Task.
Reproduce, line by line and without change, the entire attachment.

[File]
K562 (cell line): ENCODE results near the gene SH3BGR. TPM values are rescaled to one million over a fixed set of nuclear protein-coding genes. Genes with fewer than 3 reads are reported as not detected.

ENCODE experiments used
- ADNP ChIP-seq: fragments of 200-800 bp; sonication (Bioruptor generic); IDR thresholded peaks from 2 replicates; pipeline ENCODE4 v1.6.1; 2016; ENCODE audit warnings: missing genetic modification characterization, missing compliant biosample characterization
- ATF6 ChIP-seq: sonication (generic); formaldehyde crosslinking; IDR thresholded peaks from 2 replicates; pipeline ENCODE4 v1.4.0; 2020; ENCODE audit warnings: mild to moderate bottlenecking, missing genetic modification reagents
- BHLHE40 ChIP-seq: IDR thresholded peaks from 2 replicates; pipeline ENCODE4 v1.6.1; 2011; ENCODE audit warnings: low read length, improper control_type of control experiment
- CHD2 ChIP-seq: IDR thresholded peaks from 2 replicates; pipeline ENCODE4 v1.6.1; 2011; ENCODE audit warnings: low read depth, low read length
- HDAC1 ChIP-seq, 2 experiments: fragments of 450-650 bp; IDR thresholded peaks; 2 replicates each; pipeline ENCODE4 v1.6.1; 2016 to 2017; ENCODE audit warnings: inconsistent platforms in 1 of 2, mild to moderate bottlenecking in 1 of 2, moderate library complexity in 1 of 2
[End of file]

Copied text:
K562 (cell line): ENCODE results near the gene SH3BGR. TPM values are rescaled to one million over a fixed set of nuclear protein-coding genes. Genes with fewer than 3 reads are reported as not detected.

ENCODE experiments used
- ADNP ChIP-seq: fragments of 200-800 bp; sonication (Bioruptor generic); IDR thresholded peaks from 2 replicates; pipeline ENCODE4 v1.6.1; 2016; ENCODE audit warnings: missing genetic modification characterization, missing compliant biosample characterization
- ATF6 ChIP-seq: sonication (generic); formaldehyde crosslinking; IDR thresholded peaks from 2 replicates; pipeline ENCODE4 v1.4.0; 2020; ENCODE audit warnings: mild to moderate bottlenecking, missing genetic modification reagents
- BHLHE40 ChIP-seq: IDR thresholded peaks from 2 replicates; pipeline ENCODE4 v1.6.1; 2011; ENCODE audit warnings: low read length, improper control_type of control experiment
- CHD2 ChIP-seq: IDR thresholded peaks from 2 replicates; pipeline ENCODE4 v1.6.1; 2011; ENCODE audit warnings: low read depth, low read length
- HDAC1 ChIP-seq, 2 experiments: fragments of 450-650 bp; IDR thresholded peaks; 2 replicates each; pipeline ENCODE4 v1.6.1; 2016 to 2017; ENCODE audit warnings: inconsistent platforms in 1 of 2, mild to moderate bottlenecking in 1 of 2, moderate library complexity in 1 of 2